This seems reasonable; I don't think Indiana is too fond of D.J. Richardson of Brandon Paul right about now. For Michigan's opponents, Nik Stauskas is quite the annoying player and he's extra-annoying because he's not just a shooter™: about a third of that hate comes from ST/PF. Since HATE is based on only what happens on the floor, we can't take into account the inherent inability to hate something as curious as a Canadian-born player being good at basketball. (Steve Nash was born in South Africa and James Naismith wasn't very good at the sport he invented.)
One last step is needed. So far I've only used stats from Sports Reference College Basketball, but we can't have four factors without accounting for tempo. So I divided each player's HATE stat by his team's average number of possessions per game as reported by kenpom, ending up with Tempo-Free Hate.
It feels right now that Aaron Craft is in the Top Ten. Using TFH, we can assign each team its "Most Hateable Player" award.
Surprisingly, no one on Wisconsin has a high TFH score; we'd have to somehow factor in style and teamwork to get a handle on the Badgers, because as a team they are way more annoying than the sum of their parts.
I expected a correlation between being hateable and being good at basketball. As a quick overall measure of a player's quality, I took the difference between his Offensive Rating and his Defensive Rating. The Pearson correlation was 0.38, which suggests that basketball ability plays an important role in determining if a player is worthy of hate, but is by no means the entire story.
The least hateable player relative to performance is Mitch McGary. He hasn't even attempted a three-pointer this year, which minimizes his hate three-point factor score. McGary generates great offensive performance with good rebound numbers, but he does it while committing his fair share of fouls and not drawing opponents into committing theirs. Coupled with 55% from the line, he scores terribly on all four factors of hate. The stats bear it out: he's loveable.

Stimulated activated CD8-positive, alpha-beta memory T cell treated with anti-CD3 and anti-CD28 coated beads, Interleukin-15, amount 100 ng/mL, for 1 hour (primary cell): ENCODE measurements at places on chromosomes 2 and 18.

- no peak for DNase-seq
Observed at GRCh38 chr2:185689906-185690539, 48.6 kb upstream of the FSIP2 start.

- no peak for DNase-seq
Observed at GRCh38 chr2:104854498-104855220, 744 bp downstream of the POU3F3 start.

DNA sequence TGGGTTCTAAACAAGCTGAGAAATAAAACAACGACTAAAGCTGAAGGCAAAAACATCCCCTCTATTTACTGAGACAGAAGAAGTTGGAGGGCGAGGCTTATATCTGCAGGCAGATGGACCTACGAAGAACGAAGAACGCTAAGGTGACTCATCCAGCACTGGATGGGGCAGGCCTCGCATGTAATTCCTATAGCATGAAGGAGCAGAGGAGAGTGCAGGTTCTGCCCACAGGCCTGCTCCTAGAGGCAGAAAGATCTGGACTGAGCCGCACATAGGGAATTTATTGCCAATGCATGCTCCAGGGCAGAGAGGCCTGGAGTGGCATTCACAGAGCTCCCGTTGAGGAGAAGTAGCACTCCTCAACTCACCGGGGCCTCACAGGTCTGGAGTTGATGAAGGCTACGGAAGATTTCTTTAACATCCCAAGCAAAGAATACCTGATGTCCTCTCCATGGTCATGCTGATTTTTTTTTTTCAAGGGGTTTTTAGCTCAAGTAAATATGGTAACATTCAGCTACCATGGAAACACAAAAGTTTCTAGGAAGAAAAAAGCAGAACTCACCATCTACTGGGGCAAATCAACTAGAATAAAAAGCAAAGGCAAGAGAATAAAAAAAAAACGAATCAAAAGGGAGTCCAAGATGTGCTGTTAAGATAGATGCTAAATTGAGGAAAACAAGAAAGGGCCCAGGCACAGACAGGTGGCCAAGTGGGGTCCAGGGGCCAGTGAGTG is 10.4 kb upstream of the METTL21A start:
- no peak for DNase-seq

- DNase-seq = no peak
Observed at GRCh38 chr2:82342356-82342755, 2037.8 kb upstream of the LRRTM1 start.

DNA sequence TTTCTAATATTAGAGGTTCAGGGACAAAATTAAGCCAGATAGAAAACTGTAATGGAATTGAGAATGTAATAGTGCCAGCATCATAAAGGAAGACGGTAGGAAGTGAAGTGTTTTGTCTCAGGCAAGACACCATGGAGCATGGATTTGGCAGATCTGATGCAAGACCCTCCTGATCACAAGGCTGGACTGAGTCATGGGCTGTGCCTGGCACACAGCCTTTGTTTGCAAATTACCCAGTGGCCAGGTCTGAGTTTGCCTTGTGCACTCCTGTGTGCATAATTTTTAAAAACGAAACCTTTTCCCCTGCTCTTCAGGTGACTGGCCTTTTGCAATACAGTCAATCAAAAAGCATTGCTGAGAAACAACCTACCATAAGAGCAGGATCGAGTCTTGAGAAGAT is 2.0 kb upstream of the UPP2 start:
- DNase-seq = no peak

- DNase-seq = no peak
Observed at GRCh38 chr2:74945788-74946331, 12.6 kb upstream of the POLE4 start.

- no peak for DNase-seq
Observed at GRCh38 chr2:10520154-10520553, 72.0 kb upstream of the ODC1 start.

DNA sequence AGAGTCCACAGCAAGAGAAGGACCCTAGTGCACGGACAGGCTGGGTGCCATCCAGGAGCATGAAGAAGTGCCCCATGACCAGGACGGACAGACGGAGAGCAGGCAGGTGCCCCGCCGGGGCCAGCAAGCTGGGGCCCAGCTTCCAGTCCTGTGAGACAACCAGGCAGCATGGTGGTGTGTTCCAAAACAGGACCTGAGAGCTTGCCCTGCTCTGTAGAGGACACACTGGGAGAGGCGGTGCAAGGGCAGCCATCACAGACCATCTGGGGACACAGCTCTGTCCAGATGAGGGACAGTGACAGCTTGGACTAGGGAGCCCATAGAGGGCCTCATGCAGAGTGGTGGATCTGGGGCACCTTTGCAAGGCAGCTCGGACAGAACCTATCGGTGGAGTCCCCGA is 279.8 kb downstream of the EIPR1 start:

Lastly, here are the team rankings for tempo-free Hate. There's a decent association with W/L record here. Indiana scores really highly because they have specialists in each of the factors: Jordan Hulls makes the three-pointers, Victor Oledipo gets the steals, Cody Zeller draws the fouls, and Christian Watford makes the free throws. When they merge into one team, they somehow keep from being the Voltron of annoying.
Describing an emotion like hate is semi-quantitative at best. We obviously haven't handled all the basketball-related reasons why a player could inspire so much contempt from opposing fans. I disregarded blocked shots because they're impressive; I also didn't consider rebounding because it's such a fundamental skill at which every player should have some ability. An uncanny ability to get offensive rebounds may be worth factoring into the equations though, along with flagrant fouls.
We're also just considering negative affect here: the skills that drive opposing fans crazy. Something else to identify might be "The Four Factors of Tolerability," i.e., the features of a player's game that demand opposing fans' respect. My numbers say Victor Oladipo is worthy of hate, but there's something awesome in his game that makes it hard to really feel it.
Update: The spreadsheet with all the rankings is now available on Google Drive.